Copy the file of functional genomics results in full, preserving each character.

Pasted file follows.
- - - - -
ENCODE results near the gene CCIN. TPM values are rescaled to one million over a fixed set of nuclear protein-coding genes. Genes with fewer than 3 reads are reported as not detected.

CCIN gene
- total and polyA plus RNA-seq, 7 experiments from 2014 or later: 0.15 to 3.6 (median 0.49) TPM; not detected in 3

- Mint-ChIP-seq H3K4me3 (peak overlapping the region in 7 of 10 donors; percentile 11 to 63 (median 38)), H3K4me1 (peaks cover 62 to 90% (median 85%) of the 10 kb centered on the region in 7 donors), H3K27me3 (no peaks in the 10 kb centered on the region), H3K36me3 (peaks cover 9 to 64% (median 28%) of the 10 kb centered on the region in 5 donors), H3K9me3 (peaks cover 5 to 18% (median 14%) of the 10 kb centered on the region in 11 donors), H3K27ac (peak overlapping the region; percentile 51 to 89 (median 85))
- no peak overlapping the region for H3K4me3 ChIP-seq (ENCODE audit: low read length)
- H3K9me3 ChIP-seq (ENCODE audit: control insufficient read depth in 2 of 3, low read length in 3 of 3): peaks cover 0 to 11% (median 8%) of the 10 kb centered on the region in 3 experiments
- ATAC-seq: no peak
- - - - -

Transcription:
ENCODE results near the gene CCIN. TPM values are rescaled to one million over a fixed set of nuclear protein-coding genes. Genes with fewer than 3 reads are reported as not detected.

CCIN gene
- total and polyA plus RNA-seq, 7 experiments from 2014 or later: 0.15 to 3.6 (median 0.49) TPM; not detected in 3

- Mint-ChIP-seq H3K4me3 (peak overlapping the region in 7 of 10 donors; percentile 11 to 63 (median 38)), H3K4me1 (peaks cover 62 to 90% (median 85%) of the 10 kb centered on the region in 7 donors), H3K27me3 (no peaks in the 10 kb centered on the region), H3K36me3 (peaks cover 9 to 64% (median 28%) of the 10 kb centered on the region in 5 donors), H3K9me3 (peaks cover 5 to 18% (median 14%) of the 10 kb centered on the region in 11 donors), H3K27ac (peak overlapping the region; percentile 51 to 89 (median 85))
- no peak overlapping the region for H3K4me3 ChIP-seq (ENCODE audit: low read length)
- H3K9me3 ChIP-seq (ENCODE audit: control insufficient read depth in 2 of 3, low read length in 3 of 3): peaks cover 0 to 11% (median 8%) of the 10 kb centered on the region in 3 experiments
- ATAC-seq: no peak